Book Highlights, Quotations

Book Highlights: R.A. Torrey – How To Pray

June 15, 2013
Those men whom God set forth as a pattern of what He expected Christians to be—the apostles—regarded prayer as the most important business of their lives. When the multiplying responsibilities of the early church crowded in upon them, they “called the multitude of the disciples unto them, and said, It is not reason that we should leave the Word of God, and serve tables. Wherefore, brethren, look ye out among you seven men of honest report, fully of the Holy Ghost and wisdom, whom we may appoint over this business. But we will give ourselves continually to prayer, and to the ministry of the Word” (Acts 6:2–4). It is evident from what Paul wrote to the churches and to individuals about praying for them that much of his time, strength, and thought were given to prayer (Romans 1:9 RV; Ephesians 1:15–16; Colossians 1:9 RV; 1 Thessalonians 3:10; 2 Timothy 1:3 RV). All the mighty men of God outside the Bible have been men of prayer. They have differed from one another in many things, but in this they have been alike.
Prayer often avails where everything else fails. How utterly all of Monica’s efforts and entreaties failed with her son! But her prayers prevailed with God, and the dissolute youth became St. Augustine, the mighty man of God. By prayer the bitterest enemies of the gospel have become its most valiant defenders, the greatest scoundrels the truest sons of God, and the vilest women the purest saints. Oh, the power of prayer to reach down, down, down where hope itself seems vain, and lift men and women up, up, up into fellowship with and likeness to God! It is simply wonderful! How little we appreciate this marvelous weapon.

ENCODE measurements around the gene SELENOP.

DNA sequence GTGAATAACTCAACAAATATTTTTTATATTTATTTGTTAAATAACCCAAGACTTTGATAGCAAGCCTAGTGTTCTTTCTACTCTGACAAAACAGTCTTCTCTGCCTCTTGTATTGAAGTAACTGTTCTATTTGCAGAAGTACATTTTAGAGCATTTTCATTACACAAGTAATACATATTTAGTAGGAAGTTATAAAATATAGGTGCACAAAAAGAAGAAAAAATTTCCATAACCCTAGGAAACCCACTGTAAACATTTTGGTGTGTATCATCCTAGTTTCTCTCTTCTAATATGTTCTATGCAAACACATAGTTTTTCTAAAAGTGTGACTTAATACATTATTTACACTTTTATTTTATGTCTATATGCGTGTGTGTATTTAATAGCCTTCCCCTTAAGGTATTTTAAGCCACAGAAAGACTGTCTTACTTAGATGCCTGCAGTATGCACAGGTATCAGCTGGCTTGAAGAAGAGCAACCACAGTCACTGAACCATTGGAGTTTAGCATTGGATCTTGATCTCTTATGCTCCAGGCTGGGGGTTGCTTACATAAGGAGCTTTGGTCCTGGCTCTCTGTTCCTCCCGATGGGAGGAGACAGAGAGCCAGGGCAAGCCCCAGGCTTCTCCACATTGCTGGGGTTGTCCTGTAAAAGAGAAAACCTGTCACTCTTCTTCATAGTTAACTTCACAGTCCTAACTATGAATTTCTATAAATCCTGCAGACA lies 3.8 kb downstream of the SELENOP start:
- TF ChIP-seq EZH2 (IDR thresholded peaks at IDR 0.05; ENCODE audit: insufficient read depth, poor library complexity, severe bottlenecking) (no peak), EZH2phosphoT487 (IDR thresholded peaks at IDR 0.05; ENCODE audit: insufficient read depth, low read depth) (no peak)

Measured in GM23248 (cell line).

God has appointed a way by which we shall seek and obtain mercy and grace. That way is prayer; bold, confident, outspoken approach to the throne of grace, the most holy place of God’s presence, where our sympathizing High Priest, Jesus Christ, has entered in our behalf.
If we put so little heart into our prayers, we cannot expect God to put much heart into answering them.
If we would pray with power, we should pray with fasting. This of course does not mean that we should fast every time we pray; but there are times of emergency or special crisis in work or in our individual lives, when men of downright earnestness will withdraw themselves even from the gratification of natural appetites that would be perfectly proper under other circumstances, that they may give themselves up wholly to prayer. There is a peculiar power in such prayer. Every great crisis in life and work should be met in that way.

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